By Geoff West, The Fulcrum
While many members of Congress spent Thursday talking about impeachment, one House committee held a hearing on promoting congressional civility. Those two ideas may not seem likely to co-exist, but those who testified hold out hope that Congress can come out of the coming drama in better shape.
“There is an overarching question we have to engage,” Jason Grumet, president of the Bipartisan Policy Center, told the House Committee on the Modernization of Congress. “Are we facing a crisis in a democracy that is durable and capable and up to the task? Or are we actually facing a crisis of democracy in an institution that’s strained and brittle and at real risk?”
It remains to be seen what, if anything, a divided Congress can accomplish in the midst of an impeachment inquiry. But, he noted, it somehow functioned under similar situations in the past.
He pointed to the 649 bills that President Richard Nixon signed with articles of impeachment filed against him and the 148 bills Congress passed during 10 weeks of House impeachment hearings against President Bill Clinton.
But while polarization in Congress existed during the 1970s and 1990s, the level of party polarization today is at historic heights, said Jennifer Nicoll Victor, a George Mason University professor, citing roll call statistics dating back to the 1870s.
Economic inequality, party alignment over issues of race and reliance on fundraising dollars from ideological donors have contributed significantly to today’s polarized environment and the souring of congressional civility, Victor said.
“Congress is a victim of a cancerous phenomenon much more than it is a willful participant in discord,” she said.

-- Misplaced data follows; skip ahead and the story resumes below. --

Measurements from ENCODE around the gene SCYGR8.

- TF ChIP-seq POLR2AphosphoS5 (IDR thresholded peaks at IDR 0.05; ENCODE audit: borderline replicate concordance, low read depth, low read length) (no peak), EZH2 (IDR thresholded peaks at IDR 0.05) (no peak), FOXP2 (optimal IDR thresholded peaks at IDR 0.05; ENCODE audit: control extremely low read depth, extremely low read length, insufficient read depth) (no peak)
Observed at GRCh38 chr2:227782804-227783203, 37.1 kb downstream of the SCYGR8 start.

Solutions on how to fix the civility crisis often returned to a central theme: helping members get to know each other.
“We engage others with greater civility and respect if we recognize in them what we all share as human beings and Americans,” Keith Allred, executive director of the National Institute for Civil Discourse, said.
Recommendations included requiring bipartisan orientation for new members, hosting weekly bipartisan dinners and creating block scheduling to carve out time for lawmakers to interact.
Former Rep. Ray LaHood, a Republican, told the committee the House should reintroduce biennial retreats for members and their families as a way to build relationships, an idea supported by others on the panel.
LaHood credited the retreats he helped organize from 1997 to 2003 for helping foster friendships that resulted in the passage of signature bipartisan legislation.
“It’s pretty hard to trash somebody on the other side when you know their spouse or you know their kids,” he said.
Both Victor and Grumet recommended reauthorizing earmarks, which were banned by Congress in 2011 as a good-government reform idea but had the unintended consequence of distancing members, Victor said.
“By eliminating earmarks, now essentially what we’ve done is we’ve eliminated one of the key things that members of Congress can bargain over,” she said. “If you don’t have those objects over which you can negotiate, then it’s really hard to engage in building a bipartisan coalition.”